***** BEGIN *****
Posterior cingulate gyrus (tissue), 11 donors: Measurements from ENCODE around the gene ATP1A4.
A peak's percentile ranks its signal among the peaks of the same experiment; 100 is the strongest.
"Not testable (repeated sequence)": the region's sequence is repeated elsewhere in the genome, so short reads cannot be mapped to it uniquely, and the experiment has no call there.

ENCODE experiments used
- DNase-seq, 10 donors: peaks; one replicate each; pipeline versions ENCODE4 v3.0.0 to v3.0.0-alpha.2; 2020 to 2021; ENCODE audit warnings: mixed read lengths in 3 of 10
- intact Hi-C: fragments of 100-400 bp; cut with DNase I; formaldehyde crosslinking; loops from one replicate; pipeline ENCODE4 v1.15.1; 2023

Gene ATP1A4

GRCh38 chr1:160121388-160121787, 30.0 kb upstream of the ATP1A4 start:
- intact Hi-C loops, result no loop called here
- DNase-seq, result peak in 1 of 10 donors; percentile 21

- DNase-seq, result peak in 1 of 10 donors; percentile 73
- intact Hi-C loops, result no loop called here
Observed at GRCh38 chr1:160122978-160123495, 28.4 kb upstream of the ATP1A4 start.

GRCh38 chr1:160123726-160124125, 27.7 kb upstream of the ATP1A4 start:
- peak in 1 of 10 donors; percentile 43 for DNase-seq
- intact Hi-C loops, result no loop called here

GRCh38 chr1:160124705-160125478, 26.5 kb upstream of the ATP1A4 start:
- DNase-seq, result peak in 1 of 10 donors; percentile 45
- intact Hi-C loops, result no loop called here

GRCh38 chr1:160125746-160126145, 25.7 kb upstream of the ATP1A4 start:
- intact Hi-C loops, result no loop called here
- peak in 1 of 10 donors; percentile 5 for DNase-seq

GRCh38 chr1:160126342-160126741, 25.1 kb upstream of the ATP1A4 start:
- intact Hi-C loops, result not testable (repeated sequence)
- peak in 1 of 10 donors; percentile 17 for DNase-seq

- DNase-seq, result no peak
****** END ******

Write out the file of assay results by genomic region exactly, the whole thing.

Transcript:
Posterior cingulate gyrus (tissue), 11 donors: Measurements from ENCODE around the gene ATP1A4.
A peak's percentile ranks its signal among the peaks of the same experiment; 100 is the strongest.
"Not testable (repeated sequence)": the region's sequence is repeated elsewhere in the genome, so short reads cannot be mapped to it uniquely, and the experiment has no call there.

ENCODE experiments used
- DNase-seq, 10 donors: peaks; one replicate each; pipeline versions ENCODE4 v3.0.0 to v3.0.0-alpha.2; 2020 to 2021; ENCODE audit warnings: mixed read lengths in 3 of 10
- intact Hi-C: fragments of 100-400 bp; cut with DNase I; formaldehyde crosslinking; loops from one replicate; pipeline ENCODE4 v1.15.1; 2023

Gene ATP1A4

GRCh38 chr1:160121388-160121787, 30.0 kb upstream of the ATP1A4 start:
- intact Hi-C loops, result no loop called here
- DNase-seq, result peak in 1 of 10 donors; percentile 21

- DNase-seq, result peak in 1 of 10 donors; percentile 73
- intact Hi-C loops, result no loop called here
Observed at GRCh38 chr1:160122978-160123495, 28.4 kb upstream of the ATP1A4 start.

GRCh38 chr1:160123726-160124125, 27.7 kb upstream of the ATP1A4 start:
- peak in 1 of 10 donors; percentile 43 for DNase-seq
- intact Hi-C loops, result no loop called here

GRCh38 chr1:160124705-160125478, 26.5 kb upstream of the ATP1A4 start:
- DNase-seq, result peak in 1 of 10 donors; percentile 45
- intact Hi-C loops, result no loop called here

GRCh38 chr1:160125746-160126145, 25.7 kb upstream of the ATP1A4 start:
- intact Hi-C loops, result no loop called here
- peak in 1 of 10 donors; percentile 5 for DNase-seq

GRCh38 chr1:160126342-160126741, 25.1 kb upstream of the ATP1A4 start:
- intact Hi-C loops, result not testable (repeated sequence)
- peak in 1 of 10 donors; percentile 17 for DNase-seq

- DNase-seq, result no peak